BizOps - always and everywhere aligned with the business

Business or IT perspective is no longer the question. Business can only be successfully shaped with IT. For this to happen, however, IT must understand and speak the business language.


"These days, I talk to IT at least once a week," said the CEO of a mid-sized company recently when I asked him why he is so well versed in analytics and customer journeys. "Until a few years ago, things were different, with business and IT only communicating when something didn't work or was late. But now is just as much a part of the table as development, sales and marketing when we plan major new projects. They understand the business much better now, and we in the business rely on IT much more."

IT used to be too cumbersome

Although it is still rare for IT to receive much praise and sense of community from the business side, it has worked hard in recent years to bridge the old chasm between IT and the business. This chasm was created because IT, in part due to a lack of appropriate technologies, was unable to adapt systems to meet the relatively rapidly changing needs of the business. New technologies and delivery models such as cloud, virtualization, containerization or even cloud native and server-less contributed to bridging the gap, as did new ways of working and organizing, for example agile, continuous delivery or self-organization. The BizOps concept, which is oriented to business outcomes, has what it takes to close the gap completely. On the one hand, it thrives on very early collaboration between IT and business, because it implements it in operations, and on the other hand, it provides business-oriented metrics and KPIs for operations as well as a common language between the two areas. In this way, a very efficient control loop is created.


The four typical steps for BizOps from a business perspective

The business side has not been explicitly instead in the diagram, but because BizOps enhances the elements of modern software development and operations with metrics and questions from the business perspective, it implicitly plays a major role in all stages of the feedback loop.

A typical BizOps project therefore goes through 4 phases:

During the research phase, the aim is to obtain a realistic assessment of the problem to be solved - also with the help of feedback from the affected areas. This includes not only discussions, but also the analysis of internal and external comparative data from a business perspective. For example, if the goal is to optimize the sales system, comparative data must first be obtained. How good is your own sales team compared to competitors, how much do sales quantity and quality improve with the introduction of new systems? How are the employees measured? Per capita sales? Quality of advice? Number of customers per day, etc.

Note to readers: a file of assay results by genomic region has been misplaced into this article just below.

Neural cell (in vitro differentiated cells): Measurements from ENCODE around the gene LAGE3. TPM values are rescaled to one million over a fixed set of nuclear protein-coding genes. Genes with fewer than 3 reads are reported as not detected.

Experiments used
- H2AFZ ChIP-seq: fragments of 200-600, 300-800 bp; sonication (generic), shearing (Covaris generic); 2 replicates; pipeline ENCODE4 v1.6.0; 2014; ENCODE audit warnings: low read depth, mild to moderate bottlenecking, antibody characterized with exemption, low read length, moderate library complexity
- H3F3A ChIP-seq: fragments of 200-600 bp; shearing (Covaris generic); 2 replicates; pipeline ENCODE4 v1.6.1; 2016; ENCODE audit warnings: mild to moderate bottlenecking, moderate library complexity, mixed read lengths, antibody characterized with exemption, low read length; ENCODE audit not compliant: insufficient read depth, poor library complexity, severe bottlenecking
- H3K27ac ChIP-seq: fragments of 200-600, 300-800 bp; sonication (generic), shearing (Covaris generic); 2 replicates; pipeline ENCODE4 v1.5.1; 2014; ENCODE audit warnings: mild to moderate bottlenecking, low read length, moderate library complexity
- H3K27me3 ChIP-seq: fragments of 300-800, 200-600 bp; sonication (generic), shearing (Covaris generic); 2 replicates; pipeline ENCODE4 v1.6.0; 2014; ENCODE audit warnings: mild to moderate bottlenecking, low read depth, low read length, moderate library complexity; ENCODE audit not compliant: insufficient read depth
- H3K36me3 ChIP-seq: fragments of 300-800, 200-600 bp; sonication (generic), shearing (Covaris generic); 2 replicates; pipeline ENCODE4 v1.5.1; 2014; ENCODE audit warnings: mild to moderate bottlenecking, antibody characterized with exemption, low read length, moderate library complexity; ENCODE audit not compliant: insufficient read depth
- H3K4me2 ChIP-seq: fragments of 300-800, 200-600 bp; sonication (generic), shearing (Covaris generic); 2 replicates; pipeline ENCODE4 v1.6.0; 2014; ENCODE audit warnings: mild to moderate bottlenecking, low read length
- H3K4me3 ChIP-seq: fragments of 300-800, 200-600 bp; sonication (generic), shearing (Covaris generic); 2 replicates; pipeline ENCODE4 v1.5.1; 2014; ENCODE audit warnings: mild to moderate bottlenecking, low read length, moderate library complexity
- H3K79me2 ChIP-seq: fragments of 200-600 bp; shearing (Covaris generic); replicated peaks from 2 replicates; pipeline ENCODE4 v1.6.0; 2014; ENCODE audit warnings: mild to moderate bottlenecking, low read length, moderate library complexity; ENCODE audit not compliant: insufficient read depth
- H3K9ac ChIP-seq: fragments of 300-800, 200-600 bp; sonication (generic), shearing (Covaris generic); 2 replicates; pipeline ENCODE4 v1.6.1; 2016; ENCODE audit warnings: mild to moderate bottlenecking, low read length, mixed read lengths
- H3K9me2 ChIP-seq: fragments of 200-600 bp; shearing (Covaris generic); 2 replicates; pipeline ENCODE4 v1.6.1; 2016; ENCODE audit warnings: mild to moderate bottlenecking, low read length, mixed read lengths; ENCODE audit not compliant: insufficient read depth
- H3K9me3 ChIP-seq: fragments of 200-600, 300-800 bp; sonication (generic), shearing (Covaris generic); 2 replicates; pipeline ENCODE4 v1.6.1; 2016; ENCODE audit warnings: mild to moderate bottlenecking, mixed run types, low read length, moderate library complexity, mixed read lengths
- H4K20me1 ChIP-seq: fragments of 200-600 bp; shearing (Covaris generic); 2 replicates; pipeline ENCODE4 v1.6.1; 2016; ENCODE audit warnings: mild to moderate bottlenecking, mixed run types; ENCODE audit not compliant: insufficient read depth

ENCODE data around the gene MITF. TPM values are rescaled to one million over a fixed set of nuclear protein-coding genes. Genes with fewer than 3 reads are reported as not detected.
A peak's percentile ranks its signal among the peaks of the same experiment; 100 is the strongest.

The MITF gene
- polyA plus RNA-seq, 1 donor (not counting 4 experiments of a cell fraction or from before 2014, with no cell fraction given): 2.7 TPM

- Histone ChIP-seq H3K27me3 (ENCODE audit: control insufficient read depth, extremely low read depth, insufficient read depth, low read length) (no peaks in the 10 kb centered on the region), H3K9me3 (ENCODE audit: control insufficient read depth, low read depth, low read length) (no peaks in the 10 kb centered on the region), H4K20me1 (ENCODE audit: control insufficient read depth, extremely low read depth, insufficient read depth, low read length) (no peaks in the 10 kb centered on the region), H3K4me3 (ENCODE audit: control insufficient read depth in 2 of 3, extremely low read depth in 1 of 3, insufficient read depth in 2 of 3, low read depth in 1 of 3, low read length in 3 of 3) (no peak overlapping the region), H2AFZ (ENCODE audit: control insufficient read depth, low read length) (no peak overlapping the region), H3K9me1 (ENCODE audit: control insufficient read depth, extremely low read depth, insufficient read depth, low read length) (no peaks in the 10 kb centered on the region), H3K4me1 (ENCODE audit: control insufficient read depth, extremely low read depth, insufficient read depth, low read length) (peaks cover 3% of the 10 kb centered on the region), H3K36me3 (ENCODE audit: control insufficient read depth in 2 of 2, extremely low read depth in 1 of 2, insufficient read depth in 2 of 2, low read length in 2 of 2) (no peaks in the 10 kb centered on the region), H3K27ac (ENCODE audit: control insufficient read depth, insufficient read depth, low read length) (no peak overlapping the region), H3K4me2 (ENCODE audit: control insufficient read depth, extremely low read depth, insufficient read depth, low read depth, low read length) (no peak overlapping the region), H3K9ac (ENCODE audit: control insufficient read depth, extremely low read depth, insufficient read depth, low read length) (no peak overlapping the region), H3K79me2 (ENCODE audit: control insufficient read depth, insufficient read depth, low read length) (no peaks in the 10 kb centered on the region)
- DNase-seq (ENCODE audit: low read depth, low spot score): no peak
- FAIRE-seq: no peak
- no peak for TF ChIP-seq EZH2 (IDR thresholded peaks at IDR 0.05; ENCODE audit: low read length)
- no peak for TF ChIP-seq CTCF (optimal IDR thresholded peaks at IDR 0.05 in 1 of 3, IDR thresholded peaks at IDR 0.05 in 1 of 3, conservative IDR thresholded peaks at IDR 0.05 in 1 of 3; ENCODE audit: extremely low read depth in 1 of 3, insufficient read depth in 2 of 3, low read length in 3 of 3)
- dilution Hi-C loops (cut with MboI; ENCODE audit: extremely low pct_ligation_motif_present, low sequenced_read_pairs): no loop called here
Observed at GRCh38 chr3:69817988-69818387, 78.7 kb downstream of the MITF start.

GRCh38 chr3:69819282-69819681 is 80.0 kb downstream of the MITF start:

In the second step, alignment, a convincing presentation is created based on the research data found. Here, care must be taken to ensure that the interests of all the teams involved are considered and that a consensus is reached on how to proceed. Only when this has been achieved can the real planning of the necessary steps begin. Execution means implementation. The teams involved implement the planned tasks and steps. In this phase, the BizOps core team takes care of monitoring and troubleshooting. for some tasks, the BizOps team should also test whether its ideas work before implementation.

The fourth step, Performance Management, primarily involves tracking and monitoring key performance indicators (KPIs) and success factors. For BizOps projects to be successful, however, these must be business KPIs that are related to the digital services being deployed. You can't break down said per capita revenue of a salesperson directly to the sales system. But you can measure how long it takes an employee to view a customer's purchase history over the last 12 months; or how long it takes to authorize a customer's order, how many of a customer's data points are captured per year, etc.

And at the end of the conversation, the CEO mentioned at the beginning said this remarkable sentence: "In the past, IT didn't work without business; today, no business works without IT. It took us some time to internalize that, but today we act on this maxim."



About the Author: Christoph Witte


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